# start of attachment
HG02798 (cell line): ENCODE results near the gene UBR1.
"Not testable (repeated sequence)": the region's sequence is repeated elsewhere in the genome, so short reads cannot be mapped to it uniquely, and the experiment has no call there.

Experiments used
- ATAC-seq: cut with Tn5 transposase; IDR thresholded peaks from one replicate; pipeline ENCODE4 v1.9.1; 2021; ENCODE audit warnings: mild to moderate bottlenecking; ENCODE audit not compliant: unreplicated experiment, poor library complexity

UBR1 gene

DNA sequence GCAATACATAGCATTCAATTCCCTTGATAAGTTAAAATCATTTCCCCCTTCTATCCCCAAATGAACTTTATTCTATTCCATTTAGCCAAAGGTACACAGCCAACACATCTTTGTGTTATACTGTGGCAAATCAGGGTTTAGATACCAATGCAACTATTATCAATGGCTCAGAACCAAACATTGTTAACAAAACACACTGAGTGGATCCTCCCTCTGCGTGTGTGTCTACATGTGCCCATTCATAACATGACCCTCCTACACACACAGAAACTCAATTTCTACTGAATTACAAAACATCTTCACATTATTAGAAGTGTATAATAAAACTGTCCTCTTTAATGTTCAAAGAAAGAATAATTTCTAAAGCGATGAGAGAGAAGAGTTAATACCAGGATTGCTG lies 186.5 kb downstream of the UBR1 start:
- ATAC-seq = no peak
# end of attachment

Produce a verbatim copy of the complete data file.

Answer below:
HG02798 (cell line): ENCODE results near the gene UBR1.
"Not testable (repeated sequence)": the region's sequence is repeated elsewhere in the genome, so short reads cannot be mapped to it uniquely, and the experiment has no call there.

Experiments used
- ATAC-seq: cut with Tn5 transposase; IDR thresholded peaks from one replicate; pipeline ENCODE4 v1.9.1; 2021; ENCODE audit warnings: mild to moderate bottlenecking; ENCODE audit not compliant: unreplicated experiment, poor library complexity

UBR1 gene

DNA sequence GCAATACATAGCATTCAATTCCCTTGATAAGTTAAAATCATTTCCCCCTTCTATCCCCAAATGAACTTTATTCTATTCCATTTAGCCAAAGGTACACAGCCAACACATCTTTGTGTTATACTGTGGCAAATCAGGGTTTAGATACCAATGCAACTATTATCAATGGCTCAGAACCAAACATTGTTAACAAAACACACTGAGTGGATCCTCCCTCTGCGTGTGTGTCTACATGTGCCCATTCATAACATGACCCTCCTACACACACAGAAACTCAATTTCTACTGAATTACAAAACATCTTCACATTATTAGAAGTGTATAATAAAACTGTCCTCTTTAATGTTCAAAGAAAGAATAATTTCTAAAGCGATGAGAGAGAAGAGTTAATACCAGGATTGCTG lies 186.5 kb downstream of the UBR1 start:
- ATAC-seq = no peak